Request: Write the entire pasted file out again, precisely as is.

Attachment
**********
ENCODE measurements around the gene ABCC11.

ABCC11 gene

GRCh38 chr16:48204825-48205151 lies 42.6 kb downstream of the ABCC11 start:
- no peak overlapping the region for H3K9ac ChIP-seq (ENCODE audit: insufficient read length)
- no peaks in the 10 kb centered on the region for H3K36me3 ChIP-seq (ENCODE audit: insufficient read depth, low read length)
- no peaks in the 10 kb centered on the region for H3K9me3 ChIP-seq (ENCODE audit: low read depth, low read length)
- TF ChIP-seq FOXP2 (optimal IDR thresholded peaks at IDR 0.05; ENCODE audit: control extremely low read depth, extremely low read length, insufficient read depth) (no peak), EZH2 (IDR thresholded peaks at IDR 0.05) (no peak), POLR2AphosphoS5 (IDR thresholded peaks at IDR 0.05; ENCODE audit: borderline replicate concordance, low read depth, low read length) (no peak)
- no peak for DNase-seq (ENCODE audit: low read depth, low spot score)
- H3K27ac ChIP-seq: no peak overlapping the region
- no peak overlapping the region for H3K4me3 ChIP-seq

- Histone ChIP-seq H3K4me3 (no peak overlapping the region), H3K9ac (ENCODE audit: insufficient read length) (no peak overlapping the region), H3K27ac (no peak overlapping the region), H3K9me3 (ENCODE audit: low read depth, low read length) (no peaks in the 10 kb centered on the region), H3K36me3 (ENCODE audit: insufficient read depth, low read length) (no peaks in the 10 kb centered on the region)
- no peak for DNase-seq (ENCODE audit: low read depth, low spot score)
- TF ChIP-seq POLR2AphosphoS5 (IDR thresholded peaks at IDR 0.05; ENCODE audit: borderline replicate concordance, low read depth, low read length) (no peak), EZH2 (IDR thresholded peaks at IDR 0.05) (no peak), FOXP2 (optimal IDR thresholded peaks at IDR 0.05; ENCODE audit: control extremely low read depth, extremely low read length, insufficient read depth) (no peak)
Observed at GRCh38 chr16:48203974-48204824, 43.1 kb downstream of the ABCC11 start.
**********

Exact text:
ENCODE measurements around the gene ABCC11.

ABCC11 gene

GRCh38 chr16:48204825-48205151 lies 42.6 kb downstream of the ABCC11 start:
- no peak overlapping the region for H3K9ac ChIP-seq (ENCODE audit: insufficient read length)
- no peaks in the 10 kb centered on the region for H3K36me3 ChIP-seq (ENCODE audit: insufficient read depth, low read length)
- no peaks in the 10 kb centered on the region for H3K9me3 ChIP-seq (ENCODE audit: low read depth, low read length)
- TF ChIP-seq FOXP2 (optimal IDR thresholded peaks at IDR 0.05; ENCODE audit: control extremely low read depth, extremely low read length, insufficient read depth) (no peak), EZH2 (IDR thresholded peaks at IDR 0.05) (no peak), POLR2AphosphoS5 (IDR thresholded peaks at IDR 0.05; ENCODE audit: borderline replicate concordance, low read depth, low read length) (no peak)
- no peak for DNase-seq (ENCODE audit: low read depth, low spot score)
- H3K27ac ChIP-seq: no peak overlapping the region
- no peak overlapping the region for H3K4me3 ChIP-seq

- Histone ChIP-seq H3K4me3 (no peak overlapping the region), H3K9ac (ENCODE audit: insufficient read length) (no peak overlapping the region), H3K27ac (no peak overlapping the region), H3K9me3 (ENCODE audit: low read depth, low read length) (no peaks in the 10 kb centered on the region), H3K36me3 (ENCODE audit: insufficient read depth, low read length) (no peaks in the 10 kb centered on the region)
- no peak for DNase-seq (ENCODE audit: low read depth, low spot score)
- TF ChIP-seq POLR2AphosphoS5 (IDR thresholded peaks at IDR 0.05; ENCODE audit: borderline replicate concordance, low read depth, low read length) (no peak), EZH2 (IDR thresholded peaks at IDR 0.05) (no peak), FOXP2 (optimal IDR thresholded peaks at IDR 0.05; ENCODE audit: control extremely low read depth, extremely low read length, insufficient read depth) (no peak)
Observed at GRCh38 chr16:48203974-48204824, 43.1 kb downstream of the ABCC11 start.